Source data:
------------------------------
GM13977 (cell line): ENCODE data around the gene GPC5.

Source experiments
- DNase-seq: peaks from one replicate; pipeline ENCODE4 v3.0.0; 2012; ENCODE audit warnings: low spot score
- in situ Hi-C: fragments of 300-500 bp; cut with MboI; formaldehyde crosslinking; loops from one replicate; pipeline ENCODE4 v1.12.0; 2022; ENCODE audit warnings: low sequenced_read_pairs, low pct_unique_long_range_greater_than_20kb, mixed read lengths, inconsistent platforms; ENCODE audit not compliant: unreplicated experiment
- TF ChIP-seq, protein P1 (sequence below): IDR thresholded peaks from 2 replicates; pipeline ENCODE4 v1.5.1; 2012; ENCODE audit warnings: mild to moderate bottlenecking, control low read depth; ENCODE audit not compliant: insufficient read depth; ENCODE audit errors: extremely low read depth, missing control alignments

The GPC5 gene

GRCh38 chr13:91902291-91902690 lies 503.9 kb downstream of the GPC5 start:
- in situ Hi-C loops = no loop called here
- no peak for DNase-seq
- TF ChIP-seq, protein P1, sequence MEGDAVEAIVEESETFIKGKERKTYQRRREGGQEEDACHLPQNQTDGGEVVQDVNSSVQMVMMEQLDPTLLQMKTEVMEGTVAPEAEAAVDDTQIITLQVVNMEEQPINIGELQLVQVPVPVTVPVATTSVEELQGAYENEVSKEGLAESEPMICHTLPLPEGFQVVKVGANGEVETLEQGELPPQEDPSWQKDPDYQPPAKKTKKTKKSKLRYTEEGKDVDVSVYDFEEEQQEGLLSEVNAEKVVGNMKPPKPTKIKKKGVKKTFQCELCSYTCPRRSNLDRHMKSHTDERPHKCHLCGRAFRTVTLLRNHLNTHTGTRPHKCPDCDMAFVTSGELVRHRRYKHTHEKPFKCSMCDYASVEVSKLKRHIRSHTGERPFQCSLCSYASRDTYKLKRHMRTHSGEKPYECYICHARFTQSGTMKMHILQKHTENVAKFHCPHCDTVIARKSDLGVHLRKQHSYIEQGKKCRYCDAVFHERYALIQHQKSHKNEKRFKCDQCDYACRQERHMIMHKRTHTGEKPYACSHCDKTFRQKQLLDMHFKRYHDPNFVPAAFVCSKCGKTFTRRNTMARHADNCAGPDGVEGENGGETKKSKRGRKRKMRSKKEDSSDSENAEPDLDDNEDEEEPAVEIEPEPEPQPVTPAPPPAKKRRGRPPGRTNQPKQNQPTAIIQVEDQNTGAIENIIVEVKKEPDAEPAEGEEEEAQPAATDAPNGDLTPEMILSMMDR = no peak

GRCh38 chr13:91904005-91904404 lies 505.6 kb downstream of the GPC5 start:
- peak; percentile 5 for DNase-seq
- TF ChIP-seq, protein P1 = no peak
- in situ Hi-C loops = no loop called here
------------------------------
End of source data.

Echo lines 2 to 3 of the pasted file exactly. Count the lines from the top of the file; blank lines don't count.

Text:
Source experiments
- DNase-seq: peaks from one replicate; pipeline ENCODE4 v3.0.0; 2012; ENCODE audit warnings: low spot score